Amazon changed the face of the industry with the advent of self-publishing; opening up the market for readers to decide the fate of those previously spurned novels. I went on to successfully publish several works of fiction and short story collections myself, along with the professional services of a freelance editor, and a bespoke cover designer. Then in 2014, I received an offer to re-publish all of my material, which at the time consisted of 7 novels. I signed these to Accent Press, thinking a small publisher with a good reputation would hopefully increase sales and visibility for me. This didn’t happen and I was very disappointed in the quality of material produced and the lack of sales and marketing. Unfortunately, 2015 was a negative time for me, but with help from the Alliance of Independent Authors – who negotiated full global rights to be reinstated – I’ve happily returned to the freedom of independent publishing.

My books are available globally through Amazon as ebooks or paperbacks and locally, across all North Wales libraries and at Hinton’s of Conwy bookshop. I’m happier keeping the whole process in my control and since all my material is based in North Wales, concentration on the local aspect suits me very well.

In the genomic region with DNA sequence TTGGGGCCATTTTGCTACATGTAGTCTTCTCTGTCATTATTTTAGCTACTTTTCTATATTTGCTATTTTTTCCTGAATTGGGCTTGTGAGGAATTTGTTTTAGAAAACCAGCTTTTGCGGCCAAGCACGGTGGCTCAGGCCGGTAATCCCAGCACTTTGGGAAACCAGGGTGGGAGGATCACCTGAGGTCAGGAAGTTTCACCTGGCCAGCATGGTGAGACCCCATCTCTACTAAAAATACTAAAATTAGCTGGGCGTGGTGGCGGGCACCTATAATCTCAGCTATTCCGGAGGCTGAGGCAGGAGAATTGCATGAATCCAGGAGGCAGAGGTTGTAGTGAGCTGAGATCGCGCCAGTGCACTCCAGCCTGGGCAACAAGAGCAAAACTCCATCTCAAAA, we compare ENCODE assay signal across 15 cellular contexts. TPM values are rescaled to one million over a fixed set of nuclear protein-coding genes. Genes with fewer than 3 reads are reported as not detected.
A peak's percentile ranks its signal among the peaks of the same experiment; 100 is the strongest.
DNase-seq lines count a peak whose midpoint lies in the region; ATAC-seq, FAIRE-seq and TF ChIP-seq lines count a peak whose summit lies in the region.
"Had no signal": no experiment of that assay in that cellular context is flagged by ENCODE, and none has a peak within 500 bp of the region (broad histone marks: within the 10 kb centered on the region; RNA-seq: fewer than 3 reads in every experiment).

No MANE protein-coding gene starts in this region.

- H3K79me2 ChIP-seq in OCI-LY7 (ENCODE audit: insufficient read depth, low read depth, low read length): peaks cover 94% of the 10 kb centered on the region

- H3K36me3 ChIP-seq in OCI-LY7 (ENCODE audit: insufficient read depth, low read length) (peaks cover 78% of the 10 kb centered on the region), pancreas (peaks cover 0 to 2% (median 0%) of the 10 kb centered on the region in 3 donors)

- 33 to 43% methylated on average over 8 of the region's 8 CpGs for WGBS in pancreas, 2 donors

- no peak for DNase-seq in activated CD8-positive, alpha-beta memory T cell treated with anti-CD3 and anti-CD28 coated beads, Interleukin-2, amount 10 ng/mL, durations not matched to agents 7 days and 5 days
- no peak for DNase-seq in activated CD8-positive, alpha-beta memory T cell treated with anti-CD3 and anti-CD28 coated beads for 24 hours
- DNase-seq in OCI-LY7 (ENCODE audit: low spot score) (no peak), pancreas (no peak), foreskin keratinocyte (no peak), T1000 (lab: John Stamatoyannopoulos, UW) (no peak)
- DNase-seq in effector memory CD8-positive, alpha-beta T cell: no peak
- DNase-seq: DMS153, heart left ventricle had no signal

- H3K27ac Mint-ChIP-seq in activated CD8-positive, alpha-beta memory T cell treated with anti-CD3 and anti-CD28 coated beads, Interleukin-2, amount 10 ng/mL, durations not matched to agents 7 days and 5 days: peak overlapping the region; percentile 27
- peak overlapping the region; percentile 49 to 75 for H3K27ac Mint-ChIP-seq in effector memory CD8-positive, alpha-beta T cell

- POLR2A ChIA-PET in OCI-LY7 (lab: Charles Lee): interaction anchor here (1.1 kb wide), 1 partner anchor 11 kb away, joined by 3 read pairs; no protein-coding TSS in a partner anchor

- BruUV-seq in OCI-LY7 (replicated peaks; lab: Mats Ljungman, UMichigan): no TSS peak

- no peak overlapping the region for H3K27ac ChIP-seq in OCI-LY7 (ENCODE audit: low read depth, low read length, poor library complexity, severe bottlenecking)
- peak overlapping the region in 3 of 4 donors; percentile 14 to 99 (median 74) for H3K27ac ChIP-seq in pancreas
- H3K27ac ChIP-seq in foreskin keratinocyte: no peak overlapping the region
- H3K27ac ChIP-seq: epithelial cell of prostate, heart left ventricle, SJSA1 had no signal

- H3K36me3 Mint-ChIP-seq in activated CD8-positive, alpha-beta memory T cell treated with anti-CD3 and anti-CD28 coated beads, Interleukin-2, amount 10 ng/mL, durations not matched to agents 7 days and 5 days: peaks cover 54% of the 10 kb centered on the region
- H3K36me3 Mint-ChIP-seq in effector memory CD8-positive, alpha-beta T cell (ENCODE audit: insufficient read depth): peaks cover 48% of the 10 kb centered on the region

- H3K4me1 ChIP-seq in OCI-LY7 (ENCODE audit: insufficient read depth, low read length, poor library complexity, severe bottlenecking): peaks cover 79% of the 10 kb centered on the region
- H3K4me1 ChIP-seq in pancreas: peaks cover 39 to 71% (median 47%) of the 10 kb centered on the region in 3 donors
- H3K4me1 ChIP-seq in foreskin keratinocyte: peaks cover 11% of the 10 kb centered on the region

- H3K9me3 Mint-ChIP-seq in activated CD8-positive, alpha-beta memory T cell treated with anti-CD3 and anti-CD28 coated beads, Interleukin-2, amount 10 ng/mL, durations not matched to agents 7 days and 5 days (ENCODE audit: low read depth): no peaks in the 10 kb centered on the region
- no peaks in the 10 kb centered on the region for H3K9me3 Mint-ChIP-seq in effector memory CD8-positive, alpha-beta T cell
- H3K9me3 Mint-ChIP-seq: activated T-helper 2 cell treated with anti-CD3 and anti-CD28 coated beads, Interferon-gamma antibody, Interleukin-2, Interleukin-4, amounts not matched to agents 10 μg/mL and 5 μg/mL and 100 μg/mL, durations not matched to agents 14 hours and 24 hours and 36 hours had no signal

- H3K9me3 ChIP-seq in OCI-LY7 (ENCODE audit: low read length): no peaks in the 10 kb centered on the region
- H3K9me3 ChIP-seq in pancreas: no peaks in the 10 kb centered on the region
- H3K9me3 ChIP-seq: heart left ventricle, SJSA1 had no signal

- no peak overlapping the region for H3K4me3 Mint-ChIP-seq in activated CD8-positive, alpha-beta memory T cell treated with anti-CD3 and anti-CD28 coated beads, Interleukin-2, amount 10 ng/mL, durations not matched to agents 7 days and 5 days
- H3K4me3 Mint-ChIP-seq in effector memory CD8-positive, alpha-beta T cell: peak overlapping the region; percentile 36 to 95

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What is the biggest thing that people THINK they know about your genre, that isn’t so?

I probably write closest to the romance genre, but there are huge misconceptions about this type of novel. I think it possibly stems from memories of the old fashioned type of Mills & Boon to the other extreme, that of Fifty Shades. The presumption that the romance genre is either hearts and flowers or a dirty book with handcuffs featuring every other page, is common. There’s also a certain amount of disdain.

Fiction which does not fall neatly into a pigeon hole has always been the most difficult to define. In the old days such books wouldn’t be allowed shelf space if they didn’t slot immediately into a commercial list. But genre has become blurred and blended. Publishers hate this, but as an independent it’s possible to write the book that begs to be written without the restrictions placed on authors by agents and publishers.

I’ve been described as a combination of literary-contemporary-romantic-comedy-rural-realism-family-saga; oh, and with an occasional criminal twist and a lot of the time, written from the male viewpoint. No question my books are Contemporary. Family and Realism; these two must surely go hand-in-hand. So, although you’ll discover plenty of escapism, I hope you’ll also be able to relate to my characters as they stumble through a minefield of relationships. This is why I hesitate to use the word romance. It’s a misunderstood and mistreated genre in the literary world. If romance says young, fluffy and something to avoid, maybe my novels will change your mind since many of my central characters are in their forties and fifties. Grown-up love is rather different, and this is where I try to bring that sense of realism into play without compromising the escapism.